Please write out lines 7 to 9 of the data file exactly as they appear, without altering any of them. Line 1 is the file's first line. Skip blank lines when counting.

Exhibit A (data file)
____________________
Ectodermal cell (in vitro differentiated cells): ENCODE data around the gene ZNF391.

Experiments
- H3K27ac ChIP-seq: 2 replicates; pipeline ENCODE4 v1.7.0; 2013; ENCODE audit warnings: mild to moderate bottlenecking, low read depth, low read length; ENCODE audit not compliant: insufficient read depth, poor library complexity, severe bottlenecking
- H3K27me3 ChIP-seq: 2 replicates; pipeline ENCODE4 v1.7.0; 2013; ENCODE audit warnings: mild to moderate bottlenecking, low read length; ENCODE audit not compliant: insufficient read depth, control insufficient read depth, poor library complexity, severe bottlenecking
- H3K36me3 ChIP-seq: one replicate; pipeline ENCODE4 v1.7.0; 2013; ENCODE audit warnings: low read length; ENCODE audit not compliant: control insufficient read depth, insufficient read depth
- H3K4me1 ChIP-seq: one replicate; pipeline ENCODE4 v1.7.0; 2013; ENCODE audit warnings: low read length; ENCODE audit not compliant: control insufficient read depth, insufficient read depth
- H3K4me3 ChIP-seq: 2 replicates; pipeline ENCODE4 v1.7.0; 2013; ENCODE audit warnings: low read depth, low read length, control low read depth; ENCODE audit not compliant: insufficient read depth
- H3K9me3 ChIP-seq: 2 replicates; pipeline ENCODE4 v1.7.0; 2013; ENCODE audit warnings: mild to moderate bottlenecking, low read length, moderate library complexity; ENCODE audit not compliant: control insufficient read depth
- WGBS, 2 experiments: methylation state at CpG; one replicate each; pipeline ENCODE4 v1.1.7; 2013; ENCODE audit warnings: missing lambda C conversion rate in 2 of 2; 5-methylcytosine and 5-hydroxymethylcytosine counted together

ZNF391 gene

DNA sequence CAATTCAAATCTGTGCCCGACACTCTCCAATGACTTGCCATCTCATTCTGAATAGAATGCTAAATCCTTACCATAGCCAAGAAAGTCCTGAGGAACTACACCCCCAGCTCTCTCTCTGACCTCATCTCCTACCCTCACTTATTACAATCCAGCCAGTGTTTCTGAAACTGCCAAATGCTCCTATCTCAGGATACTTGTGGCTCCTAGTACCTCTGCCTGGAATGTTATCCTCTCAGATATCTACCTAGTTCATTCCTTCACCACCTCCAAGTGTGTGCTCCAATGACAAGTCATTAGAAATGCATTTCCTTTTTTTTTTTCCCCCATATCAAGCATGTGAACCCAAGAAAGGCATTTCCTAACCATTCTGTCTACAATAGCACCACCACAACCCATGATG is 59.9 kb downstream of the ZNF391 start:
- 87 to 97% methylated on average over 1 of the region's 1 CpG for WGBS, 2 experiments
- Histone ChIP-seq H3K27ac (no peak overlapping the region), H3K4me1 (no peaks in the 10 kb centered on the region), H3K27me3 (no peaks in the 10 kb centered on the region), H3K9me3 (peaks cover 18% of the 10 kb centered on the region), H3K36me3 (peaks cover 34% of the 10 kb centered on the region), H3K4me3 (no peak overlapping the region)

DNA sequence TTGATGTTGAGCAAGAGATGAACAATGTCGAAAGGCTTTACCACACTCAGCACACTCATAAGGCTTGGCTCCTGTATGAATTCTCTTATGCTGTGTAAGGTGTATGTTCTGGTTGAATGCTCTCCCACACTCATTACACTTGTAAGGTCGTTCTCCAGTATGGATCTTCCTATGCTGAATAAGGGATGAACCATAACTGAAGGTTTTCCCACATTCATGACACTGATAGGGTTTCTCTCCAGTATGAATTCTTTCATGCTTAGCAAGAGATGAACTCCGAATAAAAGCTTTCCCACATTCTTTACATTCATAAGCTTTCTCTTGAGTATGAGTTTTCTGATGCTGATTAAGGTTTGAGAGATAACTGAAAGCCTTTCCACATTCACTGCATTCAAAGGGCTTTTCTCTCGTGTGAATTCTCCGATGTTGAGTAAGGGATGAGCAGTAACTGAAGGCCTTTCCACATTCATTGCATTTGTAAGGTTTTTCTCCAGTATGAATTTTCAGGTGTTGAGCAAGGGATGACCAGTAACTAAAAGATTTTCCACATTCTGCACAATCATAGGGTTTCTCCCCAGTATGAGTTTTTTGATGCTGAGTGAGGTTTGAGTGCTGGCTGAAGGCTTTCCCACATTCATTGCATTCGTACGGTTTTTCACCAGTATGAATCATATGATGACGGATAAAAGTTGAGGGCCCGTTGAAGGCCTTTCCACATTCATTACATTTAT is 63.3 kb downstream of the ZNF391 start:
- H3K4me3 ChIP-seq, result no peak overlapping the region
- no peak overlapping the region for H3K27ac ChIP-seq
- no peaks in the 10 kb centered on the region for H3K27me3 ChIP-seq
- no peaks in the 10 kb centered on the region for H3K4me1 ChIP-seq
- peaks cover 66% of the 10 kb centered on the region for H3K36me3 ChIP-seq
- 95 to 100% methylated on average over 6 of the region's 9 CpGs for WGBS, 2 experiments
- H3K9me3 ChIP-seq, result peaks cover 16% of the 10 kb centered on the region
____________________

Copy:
- H3K4me3 ChIP-seq: 2 replicates; pipeline ENCODE4 v1.7.0; 2013; ENCODE audit warnings: low read depth, low read length, control low read depth; ENCODE audit not compliant: insufficient read depth
- H3K9me3 ChIP-seq: 2 replicates; pipeline ENCODE4 v1.7.0; 2013; ENCODE audit warnings: mild to moderate bottlenecking, low read length, moderate library complexity; ENCODE audit not compliant: control insufficient read depth
- WGBS, 2 experiments: methylation state at CpG; one replicate each; pipeline ENCODE4 v1.1.7; 2013; ENCODE audit warnings: missing lambda C conversion rate in 2 of 2; 5-methylcytosine and 5-hydroxymethylcytosine counted together